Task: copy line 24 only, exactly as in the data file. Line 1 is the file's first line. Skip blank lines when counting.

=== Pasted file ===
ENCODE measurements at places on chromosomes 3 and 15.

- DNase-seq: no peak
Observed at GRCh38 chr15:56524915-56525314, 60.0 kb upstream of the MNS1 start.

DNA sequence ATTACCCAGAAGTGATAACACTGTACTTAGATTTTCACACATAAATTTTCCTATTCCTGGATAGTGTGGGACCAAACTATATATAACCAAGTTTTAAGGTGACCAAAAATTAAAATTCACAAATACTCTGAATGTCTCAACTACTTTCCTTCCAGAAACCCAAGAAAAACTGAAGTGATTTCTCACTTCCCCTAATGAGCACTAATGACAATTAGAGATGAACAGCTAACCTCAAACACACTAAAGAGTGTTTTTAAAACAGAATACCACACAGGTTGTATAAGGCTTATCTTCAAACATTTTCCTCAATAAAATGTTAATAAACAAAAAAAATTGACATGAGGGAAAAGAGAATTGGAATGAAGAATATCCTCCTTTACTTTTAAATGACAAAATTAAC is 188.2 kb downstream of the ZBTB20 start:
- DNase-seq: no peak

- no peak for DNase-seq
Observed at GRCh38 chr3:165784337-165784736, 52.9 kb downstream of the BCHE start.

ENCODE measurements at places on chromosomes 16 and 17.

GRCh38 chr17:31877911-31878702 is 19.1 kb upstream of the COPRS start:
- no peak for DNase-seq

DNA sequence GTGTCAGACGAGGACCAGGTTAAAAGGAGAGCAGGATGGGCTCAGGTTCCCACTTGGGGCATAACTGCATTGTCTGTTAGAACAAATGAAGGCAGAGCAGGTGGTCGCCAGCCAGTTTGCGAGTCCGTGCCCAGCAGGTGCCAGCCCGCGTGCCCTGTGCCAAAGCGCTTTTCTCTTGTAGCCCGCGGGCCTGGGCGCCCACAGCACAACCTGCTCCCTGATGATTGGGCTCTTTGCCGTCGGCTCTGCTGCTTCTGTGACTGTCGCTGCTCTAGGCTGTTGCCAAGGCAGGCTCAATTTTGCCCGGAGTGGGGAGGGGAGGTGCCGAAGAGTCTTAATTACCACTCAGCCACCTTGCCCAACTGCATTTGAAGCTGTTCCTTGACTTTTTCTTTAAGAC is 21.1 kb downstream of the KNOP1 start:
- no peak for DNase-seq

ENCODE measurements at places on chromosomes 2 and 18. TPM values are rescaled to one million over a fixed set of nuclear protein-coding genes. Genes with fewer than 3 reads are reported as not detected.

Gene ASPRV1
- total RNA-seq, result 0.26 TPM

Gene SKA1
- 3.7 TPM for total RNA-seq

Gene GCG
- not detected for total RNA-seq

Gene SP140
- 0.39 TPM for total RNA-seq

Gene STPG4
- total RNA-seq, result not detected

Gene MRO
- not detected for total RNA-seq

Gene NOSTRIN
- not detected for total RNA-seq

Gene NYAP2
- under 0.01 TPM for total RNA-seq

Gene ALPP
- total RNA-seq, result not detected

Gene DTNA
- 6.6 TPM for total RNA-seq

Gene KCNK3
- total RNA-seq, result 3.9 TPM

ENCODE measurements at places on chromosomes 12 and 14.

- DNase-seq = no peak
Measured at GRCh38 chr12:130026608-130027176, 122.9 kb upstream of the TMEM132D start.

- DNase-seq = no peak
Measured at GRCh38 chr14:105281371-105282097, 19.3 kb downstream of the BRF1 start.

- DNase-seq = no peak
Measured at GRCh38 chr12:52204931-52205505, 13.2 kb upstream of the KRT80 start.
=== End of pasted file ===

Gene MRO